Friday, August 31, 2018

Artist of the day, August 31: Richard Lindner, German-American painter, illustrator, art director

Richard Lindner (1901 – 1978) was a German-American painter.

Richard Lindner was born in Hamburg, Germany. In 1905 the family moved to Nuremberg, where Lindner's mother was owner of a custom-fitting corset business and Richard Lindner grew up and studied at the Kunstgewerbeschule (Arts and Crafts School), now the Academy of Fine Arts Nuremberg. From 1924 to 1927 he lived in Munich and studied there from 1925. In 1927 Lindner moved to Berlin and stayed there until 1928, when he returned to Munich to become art director of a publishing firm. He remained in Munich until 1933, when he was forced to flee to Paris. Once in Paris, Lindner became politically engaged, sought contact with French artists and earned his living as a commercial artist. He was interned when World War II broke out in 1939 and later served in the French Army.

In 1941, Lindner moved to the United States and worked in New York City as an illustrator of books and magazines. There he made contact with New York artists and German emigrants such as Albert Einstein, Marlene Dietrich, and Saul Steinberg. In 1948, Lindner became an American citizen.

In 1952, Lindner started teaching at the Pratt Institute, Brooklyn. In 1957 Lindner received the William and Norma Copley Foundation-Award. In 1965, he became Guest Professor at the Hochschule für bildende Künste in Hamburg, Germany. His paintings at this time used the sexual symbolism of advertising and investigated definitions of gender roles in the media. In 1967, Lindner moved to Yale University School of Art and Architecture, New Haven.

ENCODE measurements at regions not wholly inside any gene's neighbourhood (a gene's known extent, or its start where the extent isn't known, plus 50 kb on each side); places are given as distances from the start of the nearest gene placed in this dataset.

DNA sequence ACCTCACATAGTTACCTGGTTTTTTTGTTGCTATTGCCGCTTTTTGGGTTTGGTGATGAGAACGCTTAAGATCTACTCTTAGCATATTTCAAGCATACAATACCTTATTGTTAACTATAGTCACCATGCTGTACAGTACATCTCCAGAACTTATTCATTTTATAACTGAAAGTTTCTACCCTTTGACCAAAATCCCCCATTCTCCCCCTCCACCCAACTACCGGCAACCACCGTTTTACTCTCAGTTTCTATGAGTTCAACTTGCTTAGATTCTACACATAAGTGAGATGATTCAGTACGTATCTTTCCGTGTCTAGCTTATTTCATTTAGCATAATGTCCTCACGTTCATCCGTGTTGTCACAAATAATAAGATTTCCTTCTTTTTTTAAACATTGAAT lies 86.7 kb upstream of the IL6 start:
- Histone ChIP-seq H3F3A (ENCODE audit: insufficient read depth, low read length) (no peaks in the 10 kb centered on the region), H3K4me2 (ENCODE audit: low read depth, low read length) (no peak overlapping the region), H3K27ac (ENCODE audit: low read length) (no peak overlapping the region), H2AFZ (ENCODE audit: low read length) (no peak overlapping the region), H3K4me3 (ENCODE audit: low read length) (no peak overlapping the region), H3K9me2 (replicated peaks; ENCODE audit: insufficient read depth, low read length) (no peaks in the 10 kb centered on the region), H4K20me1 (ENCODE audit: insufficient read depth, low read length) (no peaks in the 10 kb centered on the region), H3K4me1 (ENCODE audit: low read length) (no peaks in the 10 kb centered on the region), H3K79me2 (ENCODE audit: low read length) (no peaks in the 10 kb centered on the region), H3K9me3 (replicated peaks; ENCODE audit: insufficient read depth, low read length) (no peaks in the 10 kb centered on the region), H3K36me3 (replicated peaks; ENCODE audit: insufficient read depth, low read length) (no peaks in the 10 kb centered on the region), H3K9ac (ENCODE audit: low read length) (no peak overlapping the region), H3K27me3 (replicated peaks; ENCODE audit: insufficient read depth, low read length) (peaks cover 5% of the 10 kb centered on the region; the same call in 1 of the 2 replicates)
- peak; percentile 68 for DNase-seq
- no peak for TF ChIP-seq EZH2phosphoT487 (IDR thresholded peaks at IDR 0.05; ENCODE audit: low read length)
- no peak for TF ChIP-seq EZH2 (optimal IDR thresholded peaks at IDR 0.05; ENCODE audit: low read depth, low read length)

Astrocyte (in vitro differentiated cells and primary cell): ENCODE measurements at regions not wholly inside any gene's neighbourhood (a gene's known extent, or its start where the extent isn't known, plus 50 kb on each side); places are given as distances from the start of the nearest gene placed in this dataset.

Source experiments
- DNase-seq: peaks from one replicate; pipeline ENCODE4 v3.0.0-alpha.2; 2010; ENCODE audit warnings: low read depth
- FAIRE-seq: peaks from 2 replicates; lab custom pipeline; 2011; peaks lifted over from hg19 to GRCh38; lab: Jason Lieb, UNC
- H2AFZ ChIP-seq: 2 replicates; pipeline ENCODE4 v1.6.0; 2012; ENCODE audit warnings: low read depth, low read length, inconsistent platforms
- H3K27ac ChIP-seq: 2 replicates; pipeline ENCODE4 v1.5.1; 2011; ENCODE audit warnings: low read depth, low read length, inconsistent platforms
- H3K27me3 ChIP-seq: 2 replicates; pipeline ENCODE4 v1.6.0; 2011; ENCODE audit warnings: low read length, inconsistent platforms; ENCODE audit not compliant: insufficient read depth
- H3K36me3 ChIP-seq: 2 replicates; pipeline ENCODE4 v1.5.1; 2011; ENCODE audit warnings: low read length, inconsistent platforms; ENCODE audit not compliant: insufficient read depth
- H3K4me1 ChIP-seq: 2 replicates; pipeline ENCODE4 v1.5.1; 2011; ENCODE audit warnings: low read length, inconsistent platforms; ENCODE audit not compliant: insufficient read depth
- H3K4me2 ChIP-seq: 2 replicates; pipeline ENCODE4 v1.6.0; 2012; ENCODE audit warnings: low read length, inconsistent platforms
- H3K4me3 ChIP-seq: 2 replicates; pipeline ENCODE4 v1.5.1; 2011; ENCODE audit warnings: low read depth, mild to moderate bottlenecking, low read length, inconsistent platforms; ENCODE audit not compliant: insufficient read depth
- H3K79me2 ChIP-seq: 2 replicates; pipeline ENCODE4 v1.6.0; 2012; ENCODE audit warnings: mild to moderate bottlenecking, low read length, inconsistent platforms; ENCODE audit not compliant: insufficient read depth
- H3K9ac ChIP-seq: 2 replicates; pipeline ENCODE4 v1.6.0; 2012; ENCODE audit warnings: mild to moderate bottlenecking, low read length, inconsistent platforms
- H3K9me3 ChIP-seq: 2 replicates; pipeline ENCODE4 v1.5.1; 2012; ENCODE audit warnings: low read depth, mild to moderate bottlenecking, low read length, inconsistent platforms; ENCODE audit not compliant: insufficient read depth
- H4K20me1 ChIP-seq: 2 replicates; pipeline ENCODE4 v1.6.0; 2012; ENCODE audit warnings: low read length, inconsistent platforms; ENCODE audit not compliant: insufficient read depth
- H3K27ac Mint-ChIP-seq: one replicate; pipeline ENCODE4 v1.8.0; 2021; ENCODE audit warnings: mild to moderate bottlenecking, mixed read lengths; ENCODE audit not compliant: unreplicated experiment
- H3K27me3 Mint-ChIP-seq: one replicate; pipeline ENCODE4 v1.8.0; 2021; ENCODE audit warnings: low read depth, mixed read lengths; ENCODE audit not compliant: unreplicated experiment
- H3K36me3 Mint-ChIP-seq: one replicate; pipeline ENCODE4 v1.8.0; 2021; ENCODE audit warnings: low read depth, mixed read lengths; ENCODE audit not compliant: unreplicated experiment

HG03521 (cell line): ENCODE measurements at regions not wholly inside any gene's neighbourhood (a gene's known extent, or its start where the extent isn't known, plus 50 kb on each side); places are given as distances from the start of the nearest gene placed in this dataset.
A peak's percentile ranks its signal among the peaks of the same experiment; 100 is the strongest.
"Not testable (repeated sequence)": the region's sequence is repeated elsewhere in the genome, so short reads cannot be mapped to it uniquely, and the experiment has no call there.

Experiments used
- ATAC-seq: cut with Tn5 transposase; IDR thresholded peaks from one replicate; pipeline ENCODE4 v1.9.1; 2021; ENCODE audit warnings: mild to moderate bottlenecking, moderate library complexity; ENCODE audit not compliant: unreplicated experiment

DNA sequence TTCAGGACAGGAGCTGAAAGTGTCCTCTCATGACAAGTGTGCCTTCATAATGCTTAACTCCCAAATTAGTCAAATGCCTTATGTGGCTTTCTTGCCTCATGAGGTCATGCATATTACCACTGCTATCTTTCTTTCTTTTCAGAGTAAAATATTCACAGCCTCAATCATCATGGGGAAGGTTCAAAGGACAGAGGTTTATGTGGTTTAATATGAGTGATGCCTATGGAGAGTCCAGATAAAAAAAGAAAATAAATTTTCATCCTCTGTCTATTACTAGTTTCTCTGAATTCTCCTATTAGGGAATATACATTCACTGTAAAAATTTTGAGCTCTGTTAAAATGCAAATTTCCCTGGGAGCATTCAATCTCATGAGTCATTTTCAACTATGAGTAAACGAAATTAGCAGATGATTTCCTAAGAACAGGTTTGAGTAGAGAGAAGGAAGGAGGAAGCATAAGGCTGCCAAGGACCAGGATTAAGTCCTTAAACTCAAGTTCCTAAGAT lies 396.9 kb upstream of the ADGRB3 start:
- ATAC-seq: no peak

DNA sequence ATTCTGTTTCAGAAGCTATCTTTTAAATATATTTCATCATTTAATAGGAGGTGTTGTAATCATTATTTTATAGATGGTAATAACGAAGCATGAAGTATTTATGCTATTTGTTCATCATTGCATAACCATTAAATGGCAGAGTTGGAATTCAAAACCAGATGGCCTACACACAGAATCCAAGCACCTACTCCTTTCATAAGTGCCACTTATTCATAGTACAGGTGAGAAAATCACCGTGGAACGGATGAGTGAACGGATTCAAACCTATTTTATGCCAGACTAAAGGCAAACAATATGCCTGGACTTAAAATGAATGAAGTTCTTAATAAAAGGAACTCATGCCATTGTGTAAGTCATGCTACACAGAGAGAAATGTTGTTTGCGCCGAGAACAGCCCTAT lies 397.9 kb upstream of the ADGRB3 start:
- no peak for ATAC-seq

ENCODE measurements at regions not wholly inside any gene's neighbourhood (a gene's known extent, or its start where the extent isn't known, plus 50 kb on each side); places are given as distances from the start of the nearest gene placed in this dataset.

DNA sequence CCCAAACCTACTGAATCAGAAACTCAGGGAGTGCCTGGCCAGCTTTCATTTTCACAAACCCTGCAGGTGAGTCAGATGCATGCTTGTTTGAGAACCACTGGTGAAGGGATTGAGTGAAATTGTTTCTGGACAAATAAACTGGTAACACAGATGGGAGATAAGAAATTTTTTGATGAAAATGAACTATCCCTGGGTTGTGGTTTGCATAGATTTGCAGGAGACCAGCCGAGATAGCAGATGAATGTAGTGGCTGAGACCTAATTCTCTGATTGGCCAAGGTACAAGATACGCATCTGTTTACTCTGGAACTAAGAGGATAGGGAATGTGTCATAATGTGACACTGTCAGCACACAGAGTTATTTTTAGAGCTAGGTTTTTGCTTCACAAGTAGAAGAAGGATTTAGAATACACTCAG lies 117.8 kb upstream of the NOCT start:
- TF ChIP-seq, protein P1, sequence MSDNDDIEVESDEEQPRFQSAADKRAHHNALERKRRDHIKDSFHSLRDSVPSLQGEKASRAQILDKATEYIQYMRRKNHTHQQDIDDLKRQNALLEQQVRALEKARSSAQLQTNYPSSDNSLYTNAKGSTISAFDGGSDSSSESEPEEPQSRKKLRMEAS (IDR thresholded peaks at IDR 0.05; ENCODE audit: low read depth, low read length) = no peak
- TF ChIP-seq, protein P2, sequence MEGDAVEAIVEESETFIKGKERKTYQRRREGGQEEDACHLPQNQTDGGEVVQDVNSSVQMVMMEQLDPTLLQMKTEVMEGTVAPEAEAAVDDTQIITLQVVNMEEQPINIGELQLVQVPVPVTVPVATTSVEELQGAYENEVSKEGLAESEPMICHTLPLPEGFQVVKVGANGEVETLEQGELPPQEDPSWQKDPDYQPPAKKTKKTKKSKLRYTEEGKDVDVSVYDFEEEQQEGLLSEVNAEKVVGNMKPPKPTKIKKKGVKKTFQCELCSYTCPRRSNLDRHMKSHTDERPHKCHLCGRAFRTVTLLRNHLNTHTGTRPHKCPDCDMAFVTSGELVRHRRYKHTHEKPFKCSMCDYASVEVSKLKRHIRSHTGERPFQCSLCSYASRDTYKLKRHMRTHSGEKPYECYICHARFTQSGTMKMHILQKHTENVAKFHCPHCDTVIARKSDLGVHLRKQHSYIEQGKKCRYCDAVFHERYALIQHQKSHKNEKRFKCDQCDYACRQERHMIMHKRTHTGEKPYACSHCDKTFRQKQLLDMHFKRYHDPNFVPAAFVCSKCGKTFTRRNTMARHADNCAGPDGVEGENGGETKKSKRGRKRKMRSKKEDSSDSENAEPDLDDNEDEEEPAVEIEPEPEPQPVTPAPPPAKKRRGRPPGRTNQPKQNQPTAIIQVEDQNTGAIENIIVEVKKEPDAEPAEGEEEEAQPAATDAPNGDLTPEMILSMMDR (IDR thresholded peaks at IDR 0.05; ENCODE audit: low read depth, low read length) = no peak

Richard Lindner started his career as an artist eventually at the age of 40 in New York. In this metropolitan jungle Lindner created his oeuvre: exciting and powerful images of robot like figures, amazons and heroines, harlequins of self-styled heroes - his artistic panorama of the unruly 60s and 70s of the 20th century. One of Lindner's paintings, "Boy With Machine," 1954, appears on the cover-leaf of Deleuze's Anti-Oedipus, and thus the image has formed part of many readers' introduction to Deleuze's later and more accessible philosophy.

© 2018. All images are copyrighted © by Richard Lindner or assignee. The use of any image from this site is prohibited unless prior written permission is obtained.

1955, The Billiard

1955, The Couple

1958-61, Pause

1958, Stranger

1958, The Scream, The Cry

1960, Fun City NYC

1960, The Secret

1963, The Street

1964, Coney Island II

1966, Leopard Lilly

1966, Rock-Rock

1966, Telephone

1966-67, Angel in me

1967, We Are All One (from Portfolio 9)

1968, Fatal Stop

1968, On (New York City)

1969, First Ave (Pizza)

1969, Girl with Hoop

1969, Miss American Indian

1969, Portrait No. 2 from the "After Noon" Portfolio

1969, University Art Museum

1970, Marilyn Was Here

1970, Talk to Me

1970, Woman

1971, 24 Hr. Service from Fun City

1971, Blondie

1971, Corsage

1971, Hit from Fun City

1971, Lollipop

1971, N.Y. Men

1971, Nude Art I

1971, Poet from Fun City

1971, Rear window

1971, Shoot from Fun City

1971, St. Marks Place from Fun City

1971, The Couple

1971, Uptown from Fun City

1971, Woman on yellow background

1972, sketch for East 69th Street

1972, FBI On East 69th street

1973, Solitaire

1973, The Ace of Clubs

1974, How It All Began from After Noon

1974, Miss American Indian from After Noon

1974, Portrait #1 from After Noon

1975, A letter from New York

1975, Amazone

1975, Arizona

1975, Front and Profil

1975, Untitled (Cowgirl Nude)

1975, Untitled (Lady with Purse)

1975, Untitled (Man with Bow Tie)

1975, Untitled (Man with Hat)

1976, After Noon portfolio

1976-77, Couple

1977, sketch for Confrontation

1977, Expo 1977